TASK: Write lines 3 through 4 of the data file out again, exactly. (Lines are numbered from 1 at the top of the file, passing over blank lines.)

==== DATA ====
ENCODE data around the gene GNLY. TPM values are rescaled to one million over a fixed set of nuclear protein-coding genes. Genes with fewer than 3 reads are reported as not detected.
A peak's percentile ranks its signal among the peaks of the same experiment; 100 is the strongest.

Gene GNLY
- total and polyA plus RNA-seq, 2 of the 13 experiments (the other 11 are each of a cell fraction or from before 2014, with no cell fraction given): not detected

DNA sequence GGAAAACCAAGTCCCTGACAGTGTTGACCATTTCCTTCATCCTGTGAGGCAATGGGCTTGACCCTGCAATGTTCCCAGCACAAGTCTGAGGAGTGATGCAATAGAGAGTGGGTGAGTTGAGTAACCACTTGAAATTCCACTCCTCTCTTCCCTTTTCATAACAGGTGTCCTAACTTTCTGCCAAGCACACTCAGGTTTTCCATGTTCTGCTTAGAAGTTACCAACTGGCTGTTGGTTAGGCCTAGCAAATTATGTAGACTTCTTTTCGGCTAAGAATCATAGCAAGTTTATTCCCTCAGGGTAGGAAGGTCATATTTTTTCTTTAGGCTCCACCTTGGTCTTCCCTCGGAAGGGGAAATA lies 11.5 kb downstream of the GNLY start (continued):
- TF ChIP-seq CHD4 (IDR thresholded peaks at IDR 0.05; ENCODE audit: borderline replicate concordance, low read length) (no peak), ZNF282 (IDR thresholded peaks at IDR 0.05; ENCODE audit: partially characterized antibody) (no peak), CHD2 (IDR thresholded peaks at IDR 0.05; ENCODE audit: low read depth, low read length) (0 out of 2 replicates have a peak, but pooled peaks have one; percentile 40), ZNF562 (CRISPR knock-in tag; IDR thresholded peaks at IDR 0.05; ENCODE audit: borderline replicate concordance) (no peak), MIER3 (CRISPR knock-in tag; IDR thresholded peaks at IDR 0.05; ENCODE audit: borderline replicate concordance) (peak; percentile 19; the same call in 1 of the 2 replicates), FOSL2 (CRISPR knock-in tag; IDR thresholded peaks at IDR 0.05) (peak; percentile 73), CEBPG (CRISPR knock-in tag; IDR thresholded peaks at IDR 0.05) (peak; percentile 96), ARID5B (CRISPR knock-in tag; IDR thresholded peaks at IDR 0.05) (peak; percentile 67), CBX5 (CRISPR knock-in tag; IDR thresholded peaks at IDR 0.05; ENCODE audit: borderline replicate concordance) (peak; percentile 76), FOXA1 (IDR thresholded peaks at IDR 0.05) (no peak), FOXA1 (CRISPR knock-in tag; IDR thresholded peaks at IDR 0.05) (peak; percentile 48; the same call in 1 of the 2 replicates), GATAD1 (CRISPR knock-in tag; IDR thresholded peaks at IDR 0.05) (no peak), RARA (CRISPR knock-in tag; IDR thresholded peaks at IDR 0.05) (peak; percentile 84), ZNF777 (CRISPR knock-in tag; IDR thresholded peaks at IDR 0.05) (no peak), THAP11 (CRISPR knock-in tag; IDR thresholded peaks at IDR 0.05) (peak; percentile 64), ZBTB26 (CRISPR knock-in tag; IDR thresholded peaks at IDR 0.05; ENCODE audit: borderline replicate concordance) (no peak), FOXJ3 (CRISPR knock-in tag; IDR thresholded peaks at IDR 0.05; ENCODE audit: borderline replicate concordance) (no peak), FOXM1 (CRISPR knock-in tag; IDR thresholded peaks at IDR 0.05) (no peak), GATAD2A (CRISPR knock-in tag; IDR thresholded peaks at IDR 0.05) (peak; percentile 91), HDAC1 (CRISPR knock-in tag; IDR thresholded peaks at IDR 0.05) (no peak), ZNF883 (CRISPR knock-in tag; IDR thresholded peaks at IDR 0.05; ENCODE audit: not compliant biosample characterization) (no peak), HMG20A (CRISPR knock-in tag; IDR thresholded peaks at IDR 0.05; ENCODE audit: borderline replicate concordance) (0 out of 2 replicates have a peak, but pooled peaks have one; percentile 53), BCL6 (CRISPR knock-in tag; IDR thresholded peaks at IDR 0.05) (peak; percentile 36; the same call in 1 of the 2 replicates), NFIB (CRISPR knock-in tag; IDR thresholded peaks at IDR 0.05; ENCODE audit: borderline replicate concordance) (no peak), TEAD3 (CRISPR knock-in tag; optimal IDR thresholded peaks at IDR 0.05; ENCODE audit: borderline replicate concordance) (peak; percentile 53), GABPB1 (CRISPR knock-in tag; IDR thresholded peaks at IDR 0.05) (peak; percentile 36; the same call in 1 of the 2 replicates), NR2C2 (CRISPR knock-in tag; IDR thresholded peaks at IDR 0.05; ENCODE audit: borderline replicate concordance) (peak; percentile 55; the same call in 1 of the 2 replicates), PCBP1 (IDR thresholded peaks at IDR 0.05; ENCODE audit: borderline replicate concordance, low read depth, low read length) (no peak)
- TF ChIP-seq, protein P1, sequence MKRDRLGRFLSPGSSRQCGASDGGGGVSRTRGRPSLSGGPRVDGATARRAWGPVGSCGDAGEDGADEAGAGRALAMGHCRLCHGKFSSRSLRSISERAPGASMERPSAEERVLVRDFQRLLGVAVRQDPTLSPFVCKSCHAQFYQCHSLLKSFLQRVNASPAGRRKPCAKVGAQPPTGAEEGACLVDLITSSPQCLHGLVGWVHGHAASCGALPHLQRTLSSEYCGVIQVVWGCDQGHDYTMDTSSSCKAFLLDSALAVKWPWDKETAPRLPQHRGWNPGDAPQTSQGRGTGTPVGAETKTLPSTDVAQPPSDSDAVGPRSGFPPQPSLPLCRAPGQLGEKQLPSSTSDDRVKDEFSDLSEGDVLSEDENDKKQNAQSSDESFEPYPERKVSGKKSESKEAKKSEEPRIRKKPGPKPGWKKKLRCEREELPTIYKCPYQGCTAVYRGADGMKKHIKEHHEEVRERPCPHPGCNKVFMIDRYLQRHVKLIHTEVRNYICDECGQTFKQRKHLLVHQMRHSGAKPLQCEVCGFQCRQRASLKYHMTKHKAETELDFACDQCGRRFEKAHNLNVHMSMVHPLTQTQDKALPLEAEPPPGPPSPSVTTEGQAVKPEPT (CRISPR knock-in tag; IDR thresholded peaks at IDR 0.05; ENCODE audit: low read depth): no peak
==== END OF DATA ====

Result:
Gene GNLY
- total and polyA plus RNA-seq, 2 of the 13 experiments (the other 11 are each of a cell fraction or from before 2014, with no cell fraction given): not detected